I liked the premise of this book a lot, but like a lot of "business" books, it could be summed up pretty easily. Indeed, since the book praises thrift so much, one could start by saving the money and reading the Wikipedia summary instead:
The basic idea is that you should spend less than you earn. Even if you have a high paying job - "a good offense", without saving your money - "a good defense" - you're never going to accumulate much. Especially avoid spending for "status" items like fancy clothes or cars - save and invest the money instead.
This is backed up with statistics, demonstrating that many people who are wealthy keep a tight rein on their spending habits.
The book also spends a lot of time dwelling on the adult children of the wealthy, which I found less interesting, given that my parents, while wonderful people, have not accumulated that kind of money, and neither am I likely to.
The other nagging doubt I'm left with is that it's easy to say "save save save", but, as they say, "you can't take it with you", either, so spending some on the finer things in life seems like it has some value too. Say, a nice vacation with your family that will always be happily remembered: that's something that is certainly not an "asset" in the accounting sense. I suppose the answer lies in the discussion of budgeting for things in your life, but could have been discussed and elaborated a bit more. I'd certainly like to be financially independent too, but if the cost is living like a monk... at a certain point maybe you have to say it's not worth it.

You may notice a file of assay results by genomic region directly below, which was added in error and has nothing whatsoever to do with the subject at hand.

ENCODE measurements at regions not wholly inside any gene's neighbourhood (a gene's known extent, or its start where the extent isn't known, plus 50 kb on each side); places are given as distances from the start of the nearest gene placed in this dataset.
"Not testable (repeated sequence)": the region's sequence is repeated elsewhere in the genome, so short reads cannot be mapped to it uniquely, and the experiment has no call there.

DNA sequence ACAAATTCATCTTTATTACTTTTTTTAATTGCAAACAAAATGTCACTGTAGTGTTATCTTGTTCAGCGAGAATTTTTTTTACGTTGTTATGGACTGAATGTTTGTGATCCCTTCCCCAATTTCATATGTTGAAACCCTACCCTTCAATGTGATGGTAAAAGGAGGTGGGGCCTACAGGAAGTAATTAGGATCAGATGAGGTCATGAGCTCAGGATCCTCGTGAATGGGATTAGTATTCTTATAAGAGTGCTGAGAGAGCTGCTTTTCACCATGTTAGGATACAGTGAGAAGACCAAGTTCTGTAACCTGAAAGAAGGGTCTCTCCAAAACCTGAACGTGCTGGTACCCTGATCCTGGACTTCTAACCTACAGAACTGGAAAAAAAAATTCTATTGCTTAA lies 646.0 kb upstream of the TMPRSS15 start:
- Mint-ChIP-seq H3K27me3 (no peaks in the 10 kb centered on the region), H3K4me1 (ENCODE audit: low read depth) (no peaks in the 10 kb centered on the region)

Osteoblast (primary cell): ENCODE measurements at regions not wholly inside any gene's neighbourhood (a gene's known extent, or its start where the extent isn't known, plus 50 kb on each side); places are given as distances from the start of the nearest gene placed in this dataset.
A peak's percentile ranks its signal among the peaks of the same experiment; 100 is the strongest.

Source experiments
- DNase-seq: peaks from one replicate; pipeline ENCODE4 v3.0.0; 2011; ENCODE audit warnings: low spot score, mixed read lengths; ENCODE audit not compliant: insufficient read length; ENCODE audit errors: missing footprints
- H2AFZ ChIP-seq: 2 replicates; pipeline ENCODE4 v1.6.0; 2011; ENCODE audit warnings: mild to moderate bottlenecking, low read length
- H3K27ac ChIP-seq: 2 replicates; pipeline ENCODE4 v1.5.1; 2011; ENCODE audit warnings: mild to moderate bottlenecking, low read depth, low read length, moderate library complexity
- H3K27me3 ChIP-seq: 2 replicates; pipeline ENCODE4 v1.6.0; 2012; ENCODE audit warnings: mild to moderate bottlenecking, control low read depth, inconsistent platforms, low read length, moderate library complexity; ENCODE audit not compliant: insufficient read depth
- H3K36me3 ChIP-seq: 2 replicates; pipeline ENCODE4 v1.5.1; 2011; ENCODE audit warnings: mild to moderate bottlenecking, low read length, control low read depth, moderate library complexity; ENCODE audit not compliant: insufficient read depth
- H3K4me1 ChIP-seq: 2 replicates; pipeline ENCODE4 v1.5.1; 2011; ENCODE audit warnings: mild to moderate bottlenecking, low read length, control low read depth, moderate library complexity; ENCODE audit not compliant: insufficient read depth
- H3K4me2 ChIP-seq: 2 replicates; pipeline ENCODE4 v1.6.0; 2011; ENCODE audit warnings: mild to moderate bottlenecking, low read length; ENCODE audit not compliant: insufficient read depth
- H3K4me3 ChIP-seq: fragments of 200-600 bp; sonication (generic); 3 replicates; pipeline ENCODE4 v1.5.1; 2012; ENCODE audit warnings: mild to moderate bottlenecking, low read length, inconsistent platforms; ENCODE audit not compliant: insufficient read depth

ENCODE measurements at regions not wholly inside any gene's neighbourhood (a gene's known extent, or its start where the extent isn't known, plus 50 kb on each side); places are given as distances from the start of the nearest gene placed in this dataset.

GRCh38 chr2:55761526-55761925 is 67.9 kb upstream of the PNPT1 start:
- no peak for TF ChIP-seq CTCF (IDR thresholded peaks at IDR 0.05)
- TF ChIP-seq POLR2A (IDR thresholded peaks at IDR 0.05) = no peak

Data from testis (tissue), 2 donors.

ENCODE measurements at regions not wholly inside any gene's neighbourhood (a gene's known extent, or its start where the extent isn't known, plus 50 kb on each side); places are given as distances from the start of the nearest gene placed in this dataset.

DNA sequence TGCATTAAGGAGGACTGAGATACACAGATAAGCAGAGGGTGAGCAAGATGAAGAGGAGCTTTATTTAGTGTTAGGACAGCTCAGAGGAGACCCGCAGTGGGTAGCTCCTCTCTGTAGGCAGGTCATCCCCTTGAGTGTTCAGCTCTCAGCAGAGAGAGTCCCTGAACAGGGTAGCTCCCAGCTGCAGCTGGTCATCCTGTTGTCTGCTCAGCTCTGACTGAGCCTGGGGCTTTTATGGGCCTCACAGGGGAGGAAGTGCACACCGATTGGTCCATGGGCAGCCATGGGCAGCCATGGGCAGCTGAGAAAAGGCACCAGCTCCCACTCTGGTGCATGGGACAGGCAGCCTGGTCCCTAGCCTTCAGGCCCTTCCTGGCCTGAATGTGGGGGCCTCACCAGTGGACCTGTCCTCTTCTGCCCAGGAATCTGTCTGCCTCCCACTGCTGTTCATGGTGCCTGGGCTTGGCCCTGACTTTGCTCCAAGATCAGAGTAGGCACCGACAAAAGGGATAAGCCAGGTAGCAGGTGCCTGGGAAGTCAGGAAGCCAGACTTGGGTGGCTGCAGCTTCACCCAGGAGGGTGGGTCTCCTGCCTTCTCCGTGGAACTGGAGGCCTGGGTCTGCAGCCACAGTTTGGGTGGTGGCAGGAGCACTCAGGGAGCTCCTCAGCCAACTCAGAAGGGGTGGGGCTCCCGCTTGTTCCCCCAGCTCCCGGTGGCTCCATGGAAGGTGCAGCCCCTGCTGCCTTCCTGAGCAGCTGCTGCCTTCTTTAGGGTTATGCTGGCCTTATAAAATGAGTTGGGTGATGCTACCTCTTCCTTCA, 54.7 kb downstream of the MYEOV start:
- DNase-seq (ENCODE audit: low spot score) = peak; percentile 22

In any event, I liked the central message of the book about not "trying to keep up with the Joneses" and living frugally, but I'm not sure I'd say the book is worth your time or money when a good summary is readily available.